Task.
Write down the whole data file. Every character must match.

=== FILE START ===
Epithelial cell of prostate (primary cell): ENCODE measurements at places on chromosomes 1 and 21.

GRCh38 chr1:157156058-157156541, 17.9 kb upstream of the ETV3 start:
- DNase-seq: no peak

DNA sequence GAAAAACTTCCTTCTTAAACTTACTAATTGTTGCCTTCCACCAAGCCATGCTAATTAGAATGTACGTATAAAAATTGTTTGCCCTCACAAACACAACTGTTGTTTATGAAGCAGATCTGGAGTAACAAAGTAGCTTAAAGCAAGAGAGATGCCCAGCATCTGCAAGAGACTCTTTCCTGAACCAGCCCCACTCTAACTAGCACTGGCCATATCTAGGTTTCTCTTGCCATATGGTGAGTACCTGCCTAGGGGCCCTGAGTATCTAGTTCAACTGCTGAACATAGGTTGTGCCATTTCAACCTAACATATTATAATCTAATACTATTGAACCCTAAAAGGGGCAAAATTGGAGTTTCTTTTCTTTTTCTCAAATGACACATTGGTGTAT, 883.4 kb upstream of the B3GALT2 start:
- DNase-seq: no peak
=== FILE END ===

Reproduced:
Epithelial cell of prostate (primary cell): ENCODE measurements at places on chromosomes 1 and 21.

GRCh38 chr1:157156058-157156541, 17.9 kb upstream of the ETV3 start:
- DNase-seq: no peak

DNA sequence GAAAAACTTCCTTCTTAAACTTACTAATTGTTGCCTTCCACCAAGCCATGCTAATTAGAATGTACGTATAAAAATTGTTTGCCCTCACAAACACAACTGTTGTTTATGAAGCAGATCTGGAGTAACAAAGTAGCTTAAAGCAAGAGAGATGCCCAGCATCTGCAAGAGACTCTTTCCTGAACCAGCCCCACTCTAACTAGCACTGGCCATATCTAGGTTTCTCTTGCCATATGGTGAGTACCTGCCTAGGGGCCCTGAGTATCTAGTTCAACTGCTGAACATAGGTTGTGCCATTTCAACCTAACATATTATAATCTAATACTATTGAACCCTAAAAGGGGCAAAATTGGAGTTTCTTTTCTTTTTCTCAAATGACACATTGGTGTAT, 883.4 kb upstream of the B3GALT2 start:
- DNase-seq: no peak